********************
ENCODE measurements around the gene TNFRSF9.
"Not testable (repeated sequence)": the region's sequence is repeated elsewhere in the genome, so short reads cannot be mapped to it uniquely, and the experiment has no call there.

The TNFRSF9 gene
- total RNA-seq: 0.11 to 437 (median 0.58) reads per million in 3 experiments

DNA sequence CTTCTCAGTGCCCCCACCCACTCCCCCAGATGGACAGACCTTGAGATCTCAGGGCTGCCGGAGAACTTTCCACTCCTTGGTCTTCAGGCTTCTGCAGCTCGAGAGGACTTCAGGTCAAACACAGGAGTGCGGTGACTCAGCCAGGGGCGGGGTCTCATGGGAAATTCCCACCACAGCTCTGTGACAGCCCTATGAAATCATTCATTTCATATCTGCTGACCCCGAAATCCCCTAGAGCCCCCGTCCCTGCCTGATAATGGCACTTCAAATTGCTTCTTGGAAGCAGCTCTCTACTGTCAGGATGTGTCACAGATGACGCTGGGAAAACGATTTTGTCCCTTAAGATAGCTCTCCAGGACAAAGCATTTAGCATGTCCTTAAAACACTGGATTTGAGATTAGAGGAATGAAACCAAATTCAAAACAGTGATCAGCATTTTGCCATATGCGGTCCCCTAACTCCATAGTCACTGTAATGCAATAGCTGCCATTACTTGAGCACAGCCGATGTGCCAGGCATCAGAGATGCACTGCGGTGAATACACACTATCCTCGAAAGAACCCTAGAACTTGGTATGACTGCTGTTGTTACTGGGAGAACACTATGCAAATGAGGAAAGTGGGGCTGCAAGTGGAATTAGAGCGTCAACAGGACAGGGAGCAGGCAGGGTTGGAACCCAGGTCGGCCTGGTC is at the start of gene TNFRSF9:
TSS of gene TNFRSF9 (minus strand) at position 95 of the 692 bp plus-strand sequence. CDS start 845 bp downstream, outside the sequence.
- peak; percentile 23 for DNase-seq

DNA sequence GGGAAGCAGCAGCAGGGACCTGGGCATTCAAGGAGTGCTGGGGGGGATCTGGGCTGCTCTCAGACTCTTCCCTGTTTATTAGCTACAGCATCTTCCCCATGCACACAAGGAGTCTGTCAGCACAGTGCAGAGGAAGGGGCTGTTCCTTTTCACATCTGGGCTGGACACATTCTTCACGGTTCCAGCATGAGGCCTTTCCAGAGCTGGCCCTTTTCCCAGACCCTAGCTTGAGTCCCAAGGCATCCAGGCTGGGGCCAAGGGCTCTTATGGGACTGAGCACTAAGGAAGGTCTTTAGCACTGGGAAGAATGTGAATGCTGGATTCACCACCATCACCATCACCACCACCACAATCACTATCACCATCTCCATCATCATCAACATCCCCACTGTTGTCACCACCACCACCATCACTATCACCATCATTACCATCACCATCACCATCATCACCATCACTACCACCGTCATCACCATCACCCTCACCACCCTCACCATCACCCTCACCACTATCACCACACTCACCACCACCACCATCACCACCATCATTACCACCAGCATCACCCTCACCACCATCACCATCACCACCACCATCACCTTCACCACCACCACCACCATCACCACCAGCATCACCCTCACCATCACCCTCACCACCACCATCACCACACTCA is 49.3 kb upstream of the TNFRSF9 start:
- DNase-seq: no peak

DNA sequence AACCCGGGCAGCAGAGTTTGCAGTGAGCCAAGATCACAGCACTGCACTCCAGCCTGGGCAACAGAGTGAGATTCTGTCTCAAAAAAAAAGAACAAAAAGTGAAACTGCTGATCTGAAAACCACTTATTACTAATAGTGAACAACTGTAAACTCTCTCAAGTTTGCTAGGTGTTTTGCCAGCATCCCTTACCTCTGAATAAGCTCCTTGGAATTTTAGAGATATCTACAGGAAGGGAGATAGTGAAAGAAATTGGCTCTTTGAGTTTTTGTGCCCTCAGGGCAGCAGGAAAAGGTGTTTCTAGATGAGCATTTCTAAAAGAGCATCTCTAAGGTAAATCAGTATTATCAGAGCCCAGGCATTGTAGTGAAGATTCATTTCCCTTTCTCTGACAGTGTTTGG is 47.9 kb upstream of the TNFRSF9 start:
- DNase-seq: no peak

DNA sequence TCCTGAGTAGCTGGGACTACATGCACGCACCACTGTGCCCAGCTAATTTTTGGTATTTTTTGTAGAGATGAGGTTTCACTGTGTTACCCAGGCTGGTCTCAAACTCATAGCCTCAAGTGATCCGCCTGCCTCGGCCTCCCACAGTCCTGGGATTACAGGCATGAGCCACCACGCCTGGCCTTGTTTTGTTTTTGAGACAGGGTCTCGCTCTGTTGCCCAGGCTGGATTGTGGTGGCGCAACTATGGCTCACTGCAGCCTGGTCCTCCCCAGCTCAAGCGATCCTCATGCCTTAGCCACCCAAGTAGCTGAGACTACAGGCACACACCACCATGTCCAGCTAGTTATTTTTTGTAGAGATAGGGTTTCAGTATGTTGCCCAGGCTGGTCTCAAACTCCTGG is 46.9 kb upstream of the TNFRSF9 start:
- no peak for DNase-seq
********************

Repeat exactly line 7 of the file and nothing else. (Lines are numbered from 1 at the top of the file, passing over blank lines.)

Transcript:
- peak; percentile 23 for DNase-seq